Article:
When asked how they’ve adjusted to remote learning, teachers listed several examples of how they have had to adapt. “One thing I learned from my first class is that as a teacher, I hate the mute button for my students, and now I have a ‘no mute’ policy,” answered Mr. Grant. Ms. Thuzar, a computer science and math teacher at Pingry, said that she “spends more time planning and making sure that the remote learning experience for the classes is not too different from the actual in-person classes.” Although that is difficult to accomplish, Pingry students and teachers are all trying to find some peace and normalcy during this chaotic time. 

Like their students, some teachers have also found remote learning to be more tiring than a typical school day. “For some reason, this is all so draining,” said Mrs. Grant when asked about her experience, “Instead of gaining energy from being with all of you, I get exhausted. I was talking with some colleagues Friday evening, and they all reported that they wanted to take a nap in between classes.” Many teachers and students end up sitting in front of the computer and barely getting up the whole day. “I feel like all the classes are all lumped together into this continuous-time span where I sit at my desk in front of my computers for hours,” Ms. Thuzar added, “For the days I teach 3 or 4 classes per day, I ended up staying in front of my computers from about 8 AM to 4 PM, excluding lunch.”

Even though the future is filled with uncertainty, spreading positivity and hope has kept us going. Mrs. Grant shared a small anecdote that cheered many of her students up: “On a positive note, since Mr. Grant and I have opposite schedules, there is non-stop teaching going on in my house right now, so my cats are soon going to be ready for college!” Similarly, Mr. Grant shared that “these are definitely strange times. I think that the most important thing that remote learning can try to achieve is our sense of community. We will get through this experience and remember these times for the rest of our lives. With this in mind, I hope we can make some good memories together.”

Please take care of yourselves and continue to spread love and positivity amongst your friends and family! Stay safe!

 

 

So, Why does Hitting the Apex Matter?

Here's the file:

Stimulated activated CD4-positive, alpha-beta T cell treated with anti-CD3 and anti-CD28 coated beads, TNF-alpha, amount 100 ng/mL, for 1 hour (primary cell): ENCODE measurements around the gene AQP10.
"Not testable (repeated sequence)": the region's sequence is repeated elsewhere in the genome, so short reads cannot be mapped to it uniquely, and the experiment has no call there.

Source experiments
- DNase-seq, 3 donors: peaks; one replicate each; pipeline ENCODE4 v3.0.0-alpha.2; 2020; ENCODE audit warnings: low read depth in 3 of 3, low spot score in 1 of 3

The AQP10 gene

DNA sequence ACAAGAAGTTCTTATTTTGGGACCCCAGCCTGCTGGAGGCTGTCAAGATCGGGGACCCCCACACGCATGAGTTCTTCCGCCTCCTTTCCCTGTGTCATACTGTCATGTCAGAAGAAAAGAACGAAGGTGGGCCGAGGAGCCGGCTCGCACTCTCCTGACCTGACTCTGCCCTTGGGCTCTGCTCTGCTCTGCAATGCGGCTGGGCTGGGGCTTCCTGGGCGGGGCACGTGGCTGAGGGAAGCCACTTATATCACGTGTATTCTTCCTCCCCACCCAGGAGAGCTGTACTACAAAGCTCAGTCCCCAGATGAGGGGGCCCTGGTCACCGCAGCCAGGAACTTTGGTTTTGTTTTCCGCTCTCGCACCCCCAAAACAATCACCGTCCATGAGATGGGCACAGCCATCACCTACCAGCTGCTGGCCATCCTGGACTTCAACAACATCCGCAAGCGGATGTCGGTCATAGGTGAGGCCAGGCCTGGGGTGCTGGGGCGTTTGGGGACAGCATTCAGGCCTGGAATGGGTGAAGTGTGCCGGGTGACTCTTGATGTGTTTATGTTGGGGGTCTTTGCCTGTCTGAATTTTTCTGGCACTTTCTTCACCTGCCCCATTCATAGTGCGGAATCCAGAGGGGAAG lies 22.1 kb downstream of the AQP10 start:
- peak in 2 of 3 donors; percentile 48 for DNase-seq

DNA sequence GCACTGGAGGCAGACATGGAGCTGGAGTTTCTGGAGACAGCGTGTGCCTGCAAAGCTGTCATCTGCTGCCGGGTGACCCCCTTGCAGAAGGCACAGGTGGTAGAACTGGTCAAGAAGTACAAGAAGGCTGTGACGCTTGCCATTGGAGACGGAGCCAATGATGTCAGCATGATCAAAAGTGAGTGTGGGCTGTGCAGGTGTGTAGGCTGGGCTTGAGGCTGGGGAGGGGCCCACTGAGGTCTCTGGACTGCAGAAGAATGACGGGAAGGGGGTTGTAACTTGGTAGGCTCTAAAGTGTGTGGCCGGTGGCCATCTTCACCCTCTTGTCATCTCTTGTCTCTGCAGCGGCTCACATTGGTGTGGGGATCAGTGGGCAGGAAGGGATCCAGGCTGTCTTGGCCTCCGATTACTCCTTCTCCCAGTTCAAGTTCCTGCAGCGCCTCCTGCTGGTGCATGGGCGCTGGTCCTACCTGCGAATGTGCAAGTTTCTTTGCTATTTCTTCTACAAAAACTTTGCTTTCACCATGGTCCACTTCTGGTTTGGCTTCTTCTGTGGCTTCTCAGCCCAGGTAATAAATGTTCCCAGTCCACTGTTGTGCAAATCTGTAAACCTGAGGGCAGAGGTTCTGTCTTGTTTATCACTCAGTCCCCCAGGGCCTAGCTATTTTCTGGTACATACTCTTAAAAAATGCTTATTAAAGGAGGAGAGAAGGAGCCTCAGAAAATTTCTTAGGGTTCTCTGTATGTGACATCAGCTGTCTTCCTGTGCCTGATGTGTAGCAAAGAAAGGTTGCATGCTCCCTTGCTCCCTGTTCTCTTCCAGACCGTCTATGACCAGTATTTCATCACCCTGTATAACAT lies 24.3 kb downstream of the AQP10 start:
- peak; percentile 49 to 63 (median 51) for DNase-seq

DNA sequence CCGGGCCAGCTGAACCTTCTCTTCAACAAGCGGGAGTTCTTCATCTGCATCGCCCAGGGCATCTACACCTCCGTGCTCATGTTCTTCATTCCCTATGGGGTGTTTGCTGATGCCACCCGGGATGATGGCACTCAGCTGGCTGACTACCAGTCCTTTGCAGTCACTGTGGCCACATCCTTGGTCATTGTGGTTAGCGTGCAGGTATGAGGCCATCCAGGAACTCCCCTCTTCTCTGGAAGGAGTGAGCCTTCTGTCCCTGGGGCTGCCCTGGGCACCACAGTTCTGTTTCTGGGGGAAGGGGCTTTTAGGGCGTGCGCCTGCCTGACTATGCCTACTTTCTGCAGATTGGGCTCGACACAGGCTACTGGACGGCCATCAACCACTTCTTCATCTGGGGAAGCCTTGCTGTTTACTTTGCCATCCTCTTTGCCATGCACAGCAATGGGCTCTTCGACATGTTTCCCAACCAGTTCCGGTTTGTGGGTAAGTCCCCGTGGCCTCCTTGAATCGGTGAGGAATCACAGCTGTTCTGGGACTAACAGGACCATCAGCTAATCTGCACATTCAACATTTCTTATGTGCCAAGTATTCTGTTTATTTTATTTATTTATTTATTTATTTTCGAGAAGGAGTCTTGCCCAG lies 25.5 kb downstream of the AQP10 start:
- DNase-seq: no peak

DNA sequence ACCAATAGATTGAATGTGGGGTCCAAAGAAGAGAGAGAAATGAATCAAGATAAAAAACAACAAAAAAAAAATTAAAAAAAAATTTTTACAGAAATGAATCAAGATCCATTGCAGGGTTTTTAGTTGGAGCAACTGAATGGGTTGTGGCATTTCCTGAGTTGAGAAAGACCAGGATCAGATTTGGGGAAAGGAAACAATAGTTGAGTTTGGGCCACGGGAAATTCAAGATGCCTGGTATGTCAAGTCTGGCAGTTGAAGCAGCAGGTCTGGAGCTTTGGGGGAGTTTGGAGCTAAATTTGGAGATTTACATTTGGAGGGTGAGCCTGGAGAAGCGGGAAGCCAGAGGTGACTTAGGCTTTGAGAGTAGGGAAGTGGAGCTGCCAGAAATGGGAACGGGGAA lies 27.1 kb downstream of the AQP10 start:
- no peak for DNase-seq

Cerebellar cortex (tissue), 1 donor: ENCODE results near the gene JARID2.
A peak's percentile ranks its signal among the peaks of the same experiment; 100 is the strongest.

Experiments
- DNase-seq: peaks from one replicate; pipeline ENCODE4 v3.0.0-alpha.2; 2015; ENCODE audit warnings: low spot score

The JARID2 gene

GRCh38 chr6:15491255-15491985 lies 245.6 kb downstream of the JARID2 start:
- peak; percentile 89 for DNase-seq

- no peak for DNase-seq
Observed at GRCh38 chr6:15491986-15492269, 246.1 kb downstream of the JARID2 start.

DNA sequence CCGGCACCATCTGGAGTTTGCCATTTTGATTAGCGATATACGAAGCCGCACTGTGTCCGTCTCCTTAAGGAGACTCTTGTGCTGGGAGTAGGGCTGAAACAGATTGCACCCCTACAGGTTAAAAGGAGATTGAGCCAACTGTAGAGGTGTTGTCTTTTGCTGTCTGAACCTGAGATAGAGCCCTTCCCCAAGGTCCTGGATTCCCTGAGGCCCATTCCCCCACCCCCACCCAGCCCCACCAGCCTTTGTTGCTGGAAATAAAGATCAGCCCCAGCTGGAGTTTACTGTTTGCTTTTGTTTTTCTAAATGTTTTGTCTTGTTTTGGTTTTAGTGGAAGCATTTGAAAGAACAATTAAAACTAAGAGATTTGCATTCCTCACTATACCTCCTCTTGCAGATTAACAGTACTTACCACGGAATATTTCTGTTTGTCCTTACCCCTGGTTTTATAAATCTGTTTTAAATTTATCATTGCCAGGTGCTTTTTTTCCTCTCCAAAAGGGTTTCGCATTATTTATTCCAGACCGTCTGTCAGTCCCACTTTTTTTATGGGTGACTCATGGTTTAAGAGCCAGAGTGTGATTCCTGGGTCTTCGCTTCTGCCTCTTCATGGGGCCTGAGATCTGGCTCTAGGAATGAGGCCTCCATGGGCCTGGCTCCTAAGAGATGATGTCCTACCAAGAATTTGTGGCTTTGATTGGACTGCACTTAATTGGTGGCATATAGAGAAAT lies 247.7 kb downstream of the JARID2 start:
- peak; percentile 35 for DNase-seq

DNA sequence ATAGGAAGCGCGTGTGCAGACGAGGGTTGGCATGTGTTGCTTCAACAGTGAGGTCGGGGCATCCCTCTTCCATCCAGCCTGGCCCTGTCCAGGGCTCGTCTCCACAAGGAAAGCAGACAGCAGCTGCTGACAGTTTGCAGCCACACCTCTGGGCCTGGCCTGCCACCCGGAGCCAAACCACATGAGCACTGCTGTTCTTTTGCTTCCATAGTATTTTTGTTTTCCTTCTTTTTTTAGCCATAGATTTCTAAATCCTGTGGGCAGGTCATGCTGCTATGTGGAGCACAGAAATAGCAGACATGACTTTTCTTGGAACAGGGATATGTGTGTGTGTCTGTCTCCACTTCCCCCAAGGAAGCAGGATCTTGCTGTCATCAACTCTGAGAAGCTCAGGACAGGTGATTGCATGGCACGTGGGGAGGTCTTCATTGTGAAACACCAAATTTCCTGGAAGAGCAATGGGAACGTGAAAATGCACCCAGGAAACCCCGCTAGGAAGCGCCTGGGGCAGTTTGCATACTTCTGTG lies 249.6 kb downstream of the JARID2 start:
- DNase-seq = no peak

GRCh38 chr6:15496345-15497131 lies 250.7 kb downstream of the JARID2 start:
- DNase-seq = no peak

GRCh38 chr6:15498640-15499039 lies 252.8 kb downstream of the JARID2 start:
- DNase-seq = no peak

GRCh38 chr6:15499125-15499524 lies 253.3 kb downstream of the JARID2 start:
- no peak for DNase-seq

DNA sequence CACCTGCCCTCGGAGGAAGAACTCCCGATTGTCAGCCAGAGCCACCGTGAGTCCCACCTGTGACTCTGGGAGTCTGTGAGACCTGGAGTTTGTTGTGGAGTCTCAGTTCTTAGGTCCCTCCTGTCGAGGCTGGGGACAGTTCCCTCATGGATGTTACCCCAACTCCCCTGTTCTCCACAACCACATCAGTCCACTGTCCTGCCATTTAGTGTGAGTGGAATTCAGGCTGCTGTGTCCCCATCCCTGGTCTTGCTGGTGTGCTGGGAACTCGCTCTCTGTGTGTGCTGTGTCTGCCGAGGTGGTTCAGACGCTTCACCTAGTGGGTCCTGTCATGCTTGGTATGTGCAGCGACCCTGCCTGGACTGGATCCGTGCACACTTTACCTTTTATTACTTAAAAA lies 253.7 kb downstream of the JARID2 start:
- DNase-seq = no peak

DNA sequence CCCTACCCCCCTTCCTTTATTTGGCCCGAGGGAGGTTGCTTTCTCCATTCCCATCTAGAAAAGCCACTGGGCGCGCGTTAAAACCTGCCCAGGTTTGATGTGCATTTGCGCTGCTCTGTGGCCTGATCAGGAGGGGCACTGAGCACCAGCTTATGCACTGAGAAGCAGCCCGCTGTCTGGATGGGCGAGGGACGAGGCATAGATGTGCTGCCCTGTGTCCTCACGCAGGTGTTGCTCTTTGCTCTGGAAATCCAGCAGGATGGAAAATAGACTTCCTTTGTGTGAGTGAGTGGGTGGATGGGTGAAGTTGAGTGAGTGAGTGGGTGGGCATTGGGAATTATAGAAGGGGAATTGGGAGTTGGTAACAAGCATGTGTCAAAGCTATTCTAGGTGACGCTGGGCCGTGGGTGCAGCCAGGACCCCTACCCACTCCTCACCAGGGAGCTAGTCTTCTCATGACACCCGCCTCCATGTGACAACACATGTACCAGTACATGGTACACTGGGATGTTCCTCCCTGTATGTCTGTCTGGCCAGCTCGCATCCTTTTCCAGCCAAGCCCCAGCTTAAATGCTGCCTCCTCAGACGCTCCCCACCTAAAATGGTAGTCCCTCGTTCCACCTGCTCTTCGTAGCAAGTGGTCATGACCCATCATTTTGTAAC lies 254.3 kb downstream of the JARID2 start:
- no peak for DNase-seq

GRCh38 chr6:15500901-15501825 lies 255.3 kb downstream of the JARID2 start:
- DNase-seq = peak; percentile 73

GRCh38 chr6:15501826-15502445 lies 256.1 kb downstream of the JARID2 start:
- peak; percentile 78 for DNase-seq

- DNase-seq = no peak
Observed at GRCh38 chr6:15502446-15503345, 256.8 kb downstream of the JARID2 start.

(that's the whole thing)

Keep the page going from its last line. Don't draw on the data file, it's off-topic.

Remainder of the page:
So, Why does Hitting the Apex Matter?

By Meghan Durkin (V)

It’s been over two months since the United States confirmed its first coronavirus case in late January. Since then the landscape has changed drastically, as the virus has forced all non-essential businesses to shut down, kept most states under lockdown, and left most of the world at a standstill. This week, with cases in numerous states across America predicted to hit their peak, the healthcare system, its workers, and all others without the ability to stay home prepare for the hardest battle in the ongoing war against COVID-19.  

During a news conference on April 4, New York Governor Andrew Cuomo called the apex “the battle of the mountain top,” and affirmed that New York and other highly-affected states, including New Jersey, “are not yet ready for the highpoint.” Our lack of preparation for such a high number of cases remains the greatest challenge of this apex. How can a healthcare system brace for a pandemic it never expected? How do hospitals continue to treat patients as their resources dwindle? As of April 11, the United States became the country with the greatest number of confirmed deaths, with over 1,000 being from New Jersey and about 7,000 being from New York. If the pressure on our healthcare system becomes too immense, those numbers will rise even faster.

Even when cases begin to decline, avoiding another outbreak is critical to curbing even greater disasters and preventing future quarantines. Many countries who seemed to have handed coronavirus an early and swift defeat faced a resurgence of cases in late March. For example, in Singapore, where cases had dropped by late February into March, a second wave of cases has forced the country to close all non-essential businesses and schools. The emergence of new cases in Singapore serves as an important warning to the United States: allowing people to return to school, work, or “normal” life too early may cause another outbreak of the virus. If the country doesn’t proceed with caution, there could be a second peak on its way.   

Here’s the brighter side: a peak must be followed by a decline. At this point, a decline in cases can’t come soon enough. The Coronavirus is not only a medical problem, but also an economic disaster unlike any other. What had been a booming economy in the United States is now facing a major downturn. With many businesses forced to shut down, specifically those in the hospitality industry, companies have little choice but to lay off or furlough large parts of their workforce. In about three weeks, over 16 million Americans lost their jobs and the number continues to rise. For employees and employers across the country, the sooner the virus is controlled, the faster they can get back to work. 

Ultimately, the onset of a peak in cases poses both problems and promise. The United States is far from being out of the woods, as evidenced by continued problems in countries, like Singapore, who are facing a second wave. Thus, the balance between caution and normalcy is becoming increasingly important to reduce deaths and keep the healthcare system afloat. Though, with the worst (hopefully) almost behind us, the U.S. and its people can slowly start to see the light at the end of the tunnel. If not released from possibly many more months under stay-at-home orders, then at least hope and reassurance that the worst is on its way out.